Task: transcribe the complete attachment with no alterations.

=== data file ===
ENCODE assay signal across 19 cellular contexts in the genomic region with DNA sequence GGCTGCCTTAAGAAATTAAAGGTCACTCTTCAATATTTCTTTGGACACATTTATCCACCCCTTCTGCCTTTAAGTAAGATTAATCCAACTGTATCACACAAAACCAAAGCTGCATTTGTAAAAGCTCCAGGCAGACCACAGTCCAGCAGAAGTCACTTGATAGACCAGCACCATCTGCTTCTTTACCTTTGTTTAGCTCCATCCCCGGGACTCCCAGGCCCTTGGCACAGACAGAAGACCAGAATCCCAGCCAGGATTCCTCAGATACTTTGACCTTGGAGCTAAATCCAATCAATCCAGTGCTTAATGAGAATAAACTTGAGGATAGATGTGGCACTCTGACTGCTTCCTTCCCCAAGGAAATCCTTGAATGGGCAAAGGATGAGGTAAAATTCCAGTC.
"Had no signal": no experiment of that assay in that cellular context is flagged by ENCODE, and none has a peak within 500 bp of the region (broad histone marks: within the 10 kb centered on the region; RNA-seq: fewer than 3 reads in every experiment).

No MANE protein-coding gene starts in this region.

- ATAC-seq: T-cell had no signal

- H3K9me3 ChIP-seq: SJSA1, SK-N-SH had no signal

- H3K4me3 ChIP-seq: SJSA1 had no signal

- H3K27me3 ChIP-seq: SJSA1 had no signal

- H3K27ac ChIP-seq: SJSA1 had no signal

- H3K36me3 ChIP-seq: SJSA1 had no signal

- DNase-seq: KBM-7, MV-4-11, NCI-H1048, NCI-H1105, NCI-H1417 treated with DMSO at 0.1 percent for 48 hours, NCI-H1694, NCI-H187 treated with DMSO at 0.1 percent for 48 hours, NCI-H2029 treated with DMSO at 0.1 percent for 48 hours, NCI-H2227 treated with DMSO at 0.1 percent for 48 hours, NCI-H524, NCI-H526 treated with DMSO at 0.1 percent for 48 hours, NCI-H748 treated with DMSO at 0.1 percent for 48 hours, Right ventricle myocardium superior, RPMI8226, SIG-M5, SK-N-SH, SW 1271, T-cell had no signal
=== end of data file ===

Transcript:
ENCODE assay signal across 19 cellular contexts in the genomic region with DNA sequence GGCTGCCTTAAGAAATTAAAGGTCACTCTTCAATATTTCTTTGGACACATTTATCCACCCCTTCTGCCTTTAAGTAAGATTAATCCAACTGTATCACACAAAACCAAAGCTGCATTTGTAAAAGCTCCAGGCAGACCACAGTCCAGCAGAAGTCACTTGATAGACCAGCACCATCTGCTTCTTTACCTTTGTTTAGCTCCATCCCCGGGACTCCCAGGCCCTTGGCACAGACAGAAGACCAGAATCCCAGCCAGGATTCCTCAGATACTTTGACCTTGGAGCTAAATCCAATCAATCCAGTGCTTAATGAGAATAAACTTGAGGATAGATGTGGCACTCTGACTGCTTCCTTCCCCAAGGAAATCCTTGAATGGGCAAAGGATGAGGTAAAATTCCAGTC.
"Had no signal": no experiment of that assay in that cellular context is flagged by ENCODE, and none has a peak within 500 bp of the region (broad histone marks: within the 10 kb centered on the region; RNA-seq: fewer than 3 reads in every experiment).

No MANE protein-coding gene starts in this region.

- ATAC-seq: T-cell had no signal

- H3K9me3 ChIP-seq: SJSA1, SK-N-SH had no signal

- H3K4me3 ChIP-seq: SJSA1 had no signal

- H3K27me3 ChIP-seq: SJSA1 had no signal

- H3K27ac ChIP-seq: SJSA1 had no signal

- H3K36me3 ChIP-seq: SJSA1 had no signal

- DNase-seq: KBM-7, MV-4-11, NCI-H1048, NCI-H1105, NCI-H1417 treated with DMSO at 0.1 percent for 48 hours, NCI-H1694, NCI-H187 treated with DMSO at 0.1 percent for 48 hours, NCI-H2029 treated with DMSO at 0.1 percent for 48 hours, NCI-H2227 treated with DMSO at 0.1 percent for 48 hours, NCI-H524, NCI-H526 treated with DMSO at 0.1 percent for 48 hours, NCI-H748 treated with DMSO at 0.1 percent for 48 hours, Right ventricle myocardium superior, RPMI8226, SIG-M5, SK-N-SH, SW 1271, T-cell had no signal